in, directed, and controlled the sales, distribution,
manufacturing, and advertising of the Adore Products.”
Id. ¶ 22. Plaintiff avers that Segev was an
agent of UHI and that UHI had actual or constructive
knowledge of Segev's conduct. Id. ¶ 98.
Segev allegedly abused UHI's organizational form to
accomplish the fraudulent promotion of UHI's cosmetic
products. Id. ¶ 101. Plaintiff alleges that
Segev is liable for UHI's conduct because, inter alia:
(a) Segev dominates and controls UHI to the extent that the
independence of UHI is a sham; (b) UHI is undercapitalized;
and (c) Segev intermingles the assets of UHI and several
other companies that share the same address in Miami Beach,
Florida. Id. ¶¶ 100-25. Plaintiff also
avers that Segev actually participated in the unlawful
conduct plaintiff alleges in her complaint, and is therefore
personally liable for all such conduct. Id. ¶
advertise their Adore Organic Innovation line as containing a
“proven Plant Stem Cell formula . . . to enable your
skin's own stem cells to renew and slow the aging
process.” Id. ¶ 5. The Adore Organic
Innovation line includes CELLMAX Products-including a cream,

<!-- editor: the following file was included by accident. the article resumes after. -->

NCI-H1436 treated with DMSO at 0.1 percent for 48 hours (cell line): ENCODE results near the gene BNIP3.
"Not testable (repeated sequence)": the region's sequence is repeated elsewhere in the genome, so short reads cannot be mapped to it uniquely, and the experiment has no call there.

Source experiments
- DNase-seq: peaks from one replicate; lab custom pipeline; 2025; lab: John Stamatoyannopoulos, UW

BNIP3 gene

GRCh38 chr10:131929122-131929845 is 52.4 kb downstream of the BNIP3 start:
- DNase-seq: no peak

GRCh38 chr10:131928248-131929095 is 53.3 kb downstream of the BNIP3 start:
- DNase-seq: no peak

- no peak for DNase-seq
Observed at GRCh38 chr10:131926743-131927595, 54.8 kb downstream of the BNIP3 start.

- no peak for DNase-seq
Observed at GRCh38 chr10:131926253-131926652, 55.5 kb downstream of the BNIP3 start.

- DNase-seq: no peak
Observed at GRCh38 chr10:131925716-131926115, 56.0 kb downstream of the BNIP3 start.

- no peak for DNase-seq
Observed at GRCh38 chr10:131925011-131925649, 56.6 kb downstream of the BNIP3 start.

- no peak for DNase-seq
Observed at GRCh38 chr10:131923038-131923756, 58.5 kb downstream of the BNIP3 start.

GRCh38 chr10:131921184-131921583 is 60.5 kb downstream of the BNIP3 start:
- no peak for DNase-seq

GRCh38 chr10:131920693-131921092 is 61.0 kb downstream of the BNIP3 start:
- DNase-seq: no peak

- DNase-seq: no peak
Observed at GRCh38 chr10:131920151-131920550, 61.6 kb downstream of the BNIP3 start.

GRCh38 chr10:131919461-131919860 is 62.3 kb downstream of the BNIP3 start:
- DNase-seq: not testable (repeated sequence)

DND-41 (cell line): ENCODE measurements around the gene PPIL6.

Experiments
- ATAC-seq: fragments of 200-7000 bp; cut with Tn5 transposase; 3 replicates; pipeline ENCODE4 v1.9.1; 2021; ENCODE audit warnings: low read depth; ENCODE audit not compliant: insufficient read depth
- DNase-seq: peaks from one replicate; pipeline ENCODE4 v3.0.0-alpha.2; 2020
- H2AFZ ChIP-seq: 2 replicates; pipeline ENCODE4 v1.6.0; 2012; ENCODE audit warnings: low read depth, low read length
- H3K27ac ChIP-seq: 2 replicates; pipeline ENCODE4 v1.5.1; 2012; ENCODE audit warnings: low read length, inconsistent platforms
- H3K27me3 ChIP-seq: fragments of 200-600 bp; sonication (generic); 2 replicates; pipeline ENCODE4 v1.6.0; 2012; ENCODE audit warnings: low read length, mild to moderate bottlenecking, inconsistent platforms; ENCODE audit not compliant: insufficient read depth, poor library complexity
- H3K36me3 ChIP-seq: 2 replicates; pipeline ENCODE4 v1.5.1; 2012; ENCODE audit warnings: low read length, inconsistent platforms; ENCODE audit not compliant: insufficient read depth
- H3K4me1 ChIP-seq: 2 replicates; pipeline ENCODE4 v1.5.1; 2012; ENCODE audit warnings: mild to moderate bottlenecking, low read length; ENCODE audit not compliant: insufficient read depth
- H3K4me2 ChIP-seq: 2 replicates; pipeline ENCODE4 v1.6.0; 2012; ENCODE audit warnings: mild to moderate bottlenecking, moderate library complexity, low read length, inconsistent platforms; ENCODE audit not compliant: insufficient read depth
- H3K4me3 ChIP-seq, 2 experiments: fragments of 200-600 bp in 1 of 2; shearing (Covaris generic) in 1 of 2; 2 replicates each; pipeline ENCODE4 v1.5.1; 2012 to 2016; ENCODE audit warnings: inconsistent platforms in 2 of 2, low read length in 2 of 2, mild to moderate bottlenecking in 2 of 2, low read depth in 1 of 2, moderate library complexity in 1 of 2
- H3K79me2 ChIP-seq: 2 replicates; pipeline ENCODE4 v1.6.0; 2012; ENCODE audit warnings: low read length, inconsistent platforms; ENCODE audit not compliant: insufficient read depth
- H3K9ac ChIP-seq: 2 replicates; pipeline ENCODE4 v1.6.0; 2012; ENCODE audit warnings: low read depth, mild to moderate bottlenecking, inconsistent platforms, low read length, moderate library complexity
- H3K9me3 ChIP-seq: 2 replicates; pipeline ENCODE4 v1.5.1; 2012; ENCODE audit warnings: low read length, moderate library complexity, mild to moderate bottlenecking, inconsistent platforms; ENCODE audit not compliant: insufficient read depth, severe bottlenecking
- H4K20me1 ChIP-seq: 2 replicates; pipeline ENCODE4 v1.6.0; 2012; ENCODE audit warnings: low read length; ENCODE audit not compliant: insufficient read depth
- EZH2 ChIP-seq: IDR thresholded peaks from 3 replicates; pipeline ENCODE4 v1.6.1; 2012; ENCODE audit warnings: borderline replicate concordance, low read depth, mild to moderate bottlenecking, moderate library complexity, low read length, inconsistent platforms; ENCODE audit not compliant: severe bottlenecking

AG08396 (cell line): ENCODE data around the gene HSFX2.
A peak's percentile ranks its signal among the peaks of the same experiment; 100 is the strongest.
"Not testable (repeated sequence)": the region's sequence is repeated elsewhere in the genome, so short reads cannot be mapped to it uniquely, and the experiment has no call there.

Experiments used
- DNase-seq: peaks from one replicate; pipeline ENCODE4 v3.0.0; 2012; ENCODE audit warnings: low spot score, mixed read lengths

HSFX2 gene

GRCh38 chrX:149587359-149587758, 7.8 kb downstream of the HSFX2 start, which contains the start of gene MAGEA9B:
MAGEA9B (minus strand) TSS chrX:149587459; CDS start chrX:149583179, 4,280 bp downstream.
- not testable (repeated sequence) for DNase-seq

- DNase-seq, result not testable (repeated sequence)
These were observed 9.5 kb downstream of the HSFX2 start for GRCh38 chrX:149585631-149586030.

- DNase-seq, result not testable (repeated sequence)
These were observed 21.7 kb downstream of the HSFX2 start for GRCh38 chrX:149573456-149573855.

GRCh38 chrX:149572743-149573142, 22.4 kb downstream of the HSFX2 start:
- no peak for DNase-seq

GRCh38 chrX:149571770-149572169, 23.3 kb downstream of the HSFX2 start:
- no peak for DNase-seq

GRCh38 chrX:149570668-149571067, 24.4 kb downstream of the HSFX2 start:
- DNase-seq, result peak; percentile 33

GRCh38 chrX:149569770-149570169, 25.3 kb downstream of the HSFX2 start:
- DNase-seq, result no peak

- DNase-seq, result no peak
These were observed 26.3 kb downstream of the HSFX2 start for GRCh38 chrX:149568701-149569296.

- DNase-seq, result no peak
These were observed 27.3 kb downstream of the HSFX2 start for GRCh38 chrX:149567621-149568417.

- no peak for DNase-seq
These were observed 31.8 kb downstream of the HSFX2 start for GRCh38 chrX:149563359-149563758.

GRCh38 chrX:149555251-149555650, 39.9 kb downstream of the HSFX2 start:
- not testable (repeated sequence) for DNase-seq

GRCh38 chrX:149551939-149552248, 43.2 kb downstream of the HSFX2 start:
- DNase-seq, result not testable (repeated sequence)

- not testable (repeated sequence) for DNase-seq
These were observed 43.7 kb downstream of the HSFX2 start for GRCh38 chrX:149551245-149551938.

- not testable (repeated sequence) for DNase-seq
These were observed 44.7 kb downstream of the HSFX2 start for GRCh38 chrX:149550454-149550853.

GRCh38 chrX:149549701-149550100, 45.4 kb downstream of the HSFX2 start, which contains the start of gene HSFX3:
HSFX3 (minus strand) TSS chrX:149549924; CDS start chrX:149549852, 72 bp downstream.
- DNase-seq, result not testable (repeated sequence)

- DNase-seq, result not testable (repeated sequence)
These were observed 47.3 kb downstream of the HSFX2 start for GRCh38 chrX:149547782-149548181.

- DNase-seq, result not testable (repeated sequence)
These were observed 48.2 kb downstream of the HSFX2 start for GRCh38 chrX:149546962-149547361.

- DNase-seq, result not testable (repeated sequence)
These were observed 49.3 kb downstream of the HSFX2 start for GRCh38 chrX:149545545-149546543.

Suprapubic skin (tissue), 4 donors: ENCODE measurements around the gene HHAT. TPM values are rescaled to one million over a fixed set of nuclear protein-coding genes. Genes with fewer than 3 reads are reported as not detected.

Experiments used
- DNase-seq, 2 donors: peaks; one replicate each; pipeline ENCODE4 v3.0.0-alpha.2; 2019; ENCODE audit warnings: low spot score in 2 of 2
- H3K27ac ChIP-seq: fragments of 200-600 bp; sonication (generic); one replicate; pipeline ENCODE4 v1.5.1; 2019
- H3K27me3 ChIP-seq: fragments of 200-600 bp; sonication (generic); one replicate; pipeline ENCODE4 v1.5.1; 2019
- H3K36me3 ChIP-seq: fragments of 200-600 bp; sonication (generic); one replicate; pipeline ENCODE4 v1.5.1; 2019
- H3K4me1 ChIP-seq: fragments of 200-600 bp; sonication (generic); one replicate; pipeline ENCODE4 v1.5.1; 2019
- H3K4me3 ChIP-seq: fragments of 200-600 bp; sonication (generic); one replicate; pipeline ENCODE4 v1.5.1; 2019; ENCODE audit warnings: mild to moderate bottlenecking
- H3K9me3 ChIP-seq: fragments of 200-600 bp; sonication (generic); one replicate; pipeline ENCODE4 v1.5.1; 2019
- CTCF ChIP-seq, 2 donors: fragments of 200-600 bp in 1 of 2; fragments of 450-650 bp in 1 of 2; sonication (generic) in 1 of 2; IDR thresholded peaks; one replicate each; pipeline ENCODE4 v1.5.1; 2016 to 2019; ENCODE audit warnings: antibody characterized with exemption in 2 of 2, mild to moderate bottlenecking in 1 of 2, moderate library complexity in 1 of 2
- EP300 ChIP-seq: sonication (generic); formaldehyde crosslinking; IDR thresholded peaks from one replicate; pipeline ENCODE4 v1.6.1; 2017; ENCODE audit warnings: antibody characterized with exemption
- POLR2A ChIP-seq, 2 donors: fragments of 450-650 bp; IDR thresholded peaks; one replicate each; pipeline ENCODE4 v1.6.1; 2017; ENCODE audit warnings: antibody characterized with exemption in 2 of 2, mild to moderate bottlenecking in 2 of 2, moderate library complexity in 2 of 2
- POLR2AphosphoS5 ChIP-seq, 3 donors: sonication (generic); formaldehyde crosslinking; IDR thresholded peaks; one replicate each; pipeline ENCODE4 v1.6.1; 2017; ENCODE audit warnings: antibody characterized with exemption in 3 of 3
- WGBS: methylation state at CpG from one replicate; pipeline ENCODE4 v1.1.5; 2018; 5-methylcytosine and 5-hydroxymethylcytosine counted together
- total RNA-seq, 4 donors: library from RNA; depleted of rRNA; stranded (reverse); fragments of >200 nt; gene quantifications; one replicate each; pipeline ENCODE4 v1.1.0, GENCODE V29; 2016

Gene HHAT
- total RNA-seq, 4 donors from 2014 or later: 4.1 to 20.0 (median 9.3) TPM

serum, and mask, sold together as a CELLMAX Kit-that are
touted as “proven to restore youthful
appearance[.]” Id. ¶¶ 6-7.
Defendants manufacture, market, and distribute at least 22
products that are substantially similar to the CELLMAX
products because they contain the same types of “plant
stem cells” and use almost identical labeling.
Id. ¶ 8. Plaintiff refers to the CELLMAX
products and substantially similar products as the
“Adore Products.” Id.
to plaintiffs, defendants engaged in a “uniform
marketing and advertising campaign designed to convince
consumers that its Adore Organic Innovation Products are
scientifically and clinically proven to provide consumers
with dramatic anti-aging results.” Id. ¶
28. Plaintiff alleges that defendants' representations
regarding the anti-aging effects of their products are false
and misleading because the products neither “halt the
aging process” nor are they “proven to store
youthful appearance.” Id. ¶ 11. Citing
several statements from the Adore website, YouTube videos,
and social media posts, plaintiffs assert that
defendants' anti-aging claims are purportedly backed by
scientific research. Id. ¶¶ 31-38. In
addition, defendants provide a brochure, entitled
“Adore Organic Innovation Science - Stem Cell
Technology, ” in which defendants assert, inter alia,
that “researchers” have concluded that
“plant stem cells [could] be used to protect human skin
stem cells[, ]” and that “[e]xtensive studies
have shown that Plant Stem Cell formula [sic] increases the
vitality and efficiency of all essential skin cells[.]”
Id. ¶¶ 39-43.
plant stem cells that defendants use in their products are
manufactured by Mibelle Biochemistry (“Mibelle”).
Id. ¶ 11. The plant stem cells are a
proprietary ingredient called
According to Mibelle's research director, the anti-aging
benefit of the plant stem cells “could not be confirmed
at clinical trial.” Id. ¶ 13. Plaintiff
also cites statements from academics, doctors, and industry